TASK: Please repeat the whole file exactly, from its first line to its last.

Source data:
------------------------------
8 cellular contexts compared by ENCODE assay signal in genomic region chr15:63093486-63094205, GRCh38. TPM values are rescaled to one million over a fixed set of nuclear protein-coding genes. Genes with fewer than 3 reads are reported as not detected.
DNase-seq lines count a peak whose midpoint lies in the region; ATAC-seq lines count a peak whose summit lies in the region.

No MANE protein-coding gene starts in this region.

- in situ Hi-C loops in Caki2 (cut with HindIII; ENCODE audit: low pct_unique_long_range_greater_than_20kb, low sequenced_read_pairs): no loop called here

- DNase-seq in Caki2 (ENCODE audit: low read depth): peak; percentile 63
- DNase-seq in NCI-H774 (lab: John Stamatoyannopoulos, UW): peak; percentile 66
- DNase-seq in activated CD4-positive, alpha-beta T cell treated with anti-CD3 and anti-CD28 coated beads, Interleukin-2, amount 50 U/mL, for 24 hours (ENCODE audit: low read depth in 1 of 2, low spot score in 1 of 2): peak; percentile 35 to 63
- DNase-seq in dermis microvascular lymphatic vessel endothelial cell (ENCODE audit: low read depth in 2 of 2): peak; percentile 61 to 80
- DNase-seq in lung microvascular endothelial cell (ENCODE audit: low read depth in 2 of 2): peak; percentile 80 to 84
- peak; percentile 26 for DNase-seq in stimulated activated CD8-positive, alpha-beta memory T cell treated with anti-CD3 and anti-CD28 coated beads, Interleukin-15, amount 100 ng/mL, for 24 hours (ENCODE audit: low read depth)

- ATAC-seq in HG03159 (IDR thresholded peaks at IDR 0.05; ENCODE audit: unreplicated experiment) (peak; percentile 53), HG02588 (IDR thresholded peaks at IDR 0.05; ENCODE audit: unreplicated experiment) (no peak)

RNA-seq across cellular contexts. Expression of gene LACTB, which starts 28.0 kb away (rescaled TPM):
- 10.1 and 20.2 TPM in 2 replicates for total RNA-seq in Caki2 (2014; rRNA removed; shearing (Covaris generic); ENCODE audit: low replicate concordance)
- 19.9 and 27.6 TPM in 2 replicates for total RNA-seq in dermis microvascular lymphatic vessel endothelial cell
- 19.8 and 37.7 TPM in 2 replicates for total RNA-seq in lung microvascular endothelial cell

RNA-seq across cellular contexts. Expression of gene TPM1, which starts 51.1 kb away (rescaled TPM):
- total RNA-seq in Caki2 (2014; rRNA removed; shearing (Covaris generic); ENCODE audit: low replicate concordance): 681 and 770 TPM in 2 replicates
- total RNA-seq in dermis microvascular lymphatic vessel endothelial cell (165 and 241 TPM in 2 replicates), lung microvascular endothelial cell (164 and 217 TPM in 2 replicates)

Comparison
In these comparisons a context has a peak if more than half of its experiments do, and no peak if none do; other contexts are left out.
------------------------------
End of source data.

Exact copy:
8 cellular contexts compared by ENCODE assay signal in genomic region chr15:63093486-63094205, GRCh38. TPM values are rescaled to one million over a fixed set of nuclear protein-coding genes. Genes with fewer than 3 reads are reported as not detected.
DNase-seq lines count a peak whose midpoint lies in the region; ATAC-seq lines count a peak whose summit lies in the region.

No MANE protein-coding gene starts in this region.

- in situ Hi-C loops in Caki2 (cut with HindIII; ENCODE audit: low pct_unique_long_range_greater_than_20kb, low sequenced_read_pairs): no loop called here

- DNase-seq in Caki2 (ENCODE audit: low read depth): peak; percentile 63
- DNase-seq in NCI-H774 (lab: John Stamatoyannopoulos, UW): peak; percentile 66
- DNase-seq in activated CD4-positive, alpha-beta T cell treated with anti-CD3 and anti-CD28 coated beads, Interleukin-2, amount 50 U/mL, for 24 hours (ENCODE audit: low read depth in 1 of 2, low spot score in 1 of 2): peak; percentile 35 to 63
- DNase-seq in dermis microvascular lymphatic vessel endothelial cell (ENCODE audit: low read depth in 2 of 2): peak; percentile 61 to 80
- DNase-seq in lung microvascular endothelial cell (ENCODE audit: low read depth in 2 of 2): peak; percentile 80 to 84
- peak; percentile 26 for DNase-seq in stimulated activated CD8-positive, alpha-beta memory T cell treated with anti-CD3 and anti-CD28 coated beads, Interleukin-15, amount 100 ng/mL, for 24 hours (ENCODE audit: low read depth)

- ATAC-seq in HG03159 (IDR thresholded peaks at IDR 0.05; ENCODE audit: unreplicated experiment) (peak; percentile 53), HG02588 (IDR thresholded peaks at IDR 0.05; ENCODE audit: unreplicated experiment) (no peak)

RNA-seq across cellular contexts. Expression of gene LACTB, which starts 28.0 kb away (rescaled TPM):
- 10.1 and 20.2 TPM in 2 replicates for total RNA-seq in Caki2 (2014; rRNA removed; shearing (Covaris generic); ENCODE audit: low replicate concordance)
- 19.9 and 27.6 TPM in 2 replicates for total RNA-seq in dermis microvascular lymphatic vessel endothelial cell
- 19.8 and 37.7 TPM in 2 replicates for total RNA-seq in lung microvascular endothelial cell

RNA-seq across cellular contexts. Expression of gene TPM1, which starts 51.1 kb away (rescaled TPM):
- total RNA-seq in Caki2 (2014; rRNA removed; shearing (Covaris generic); ENCODE audit: low replicate concordance): 681 and 770 TPM in 2 replicates
- total RNA-seq in dermis microvascular lymphatic vessel endothelial cell (165 and 241 TPM in 2 replicates), lung microvascular endothelial cell (164 and 217 TPM in 2 replicates)

Comparison
In these comparisons a context has a peak if more than half of its experiments do, and no peak if none do; other contexts are left out.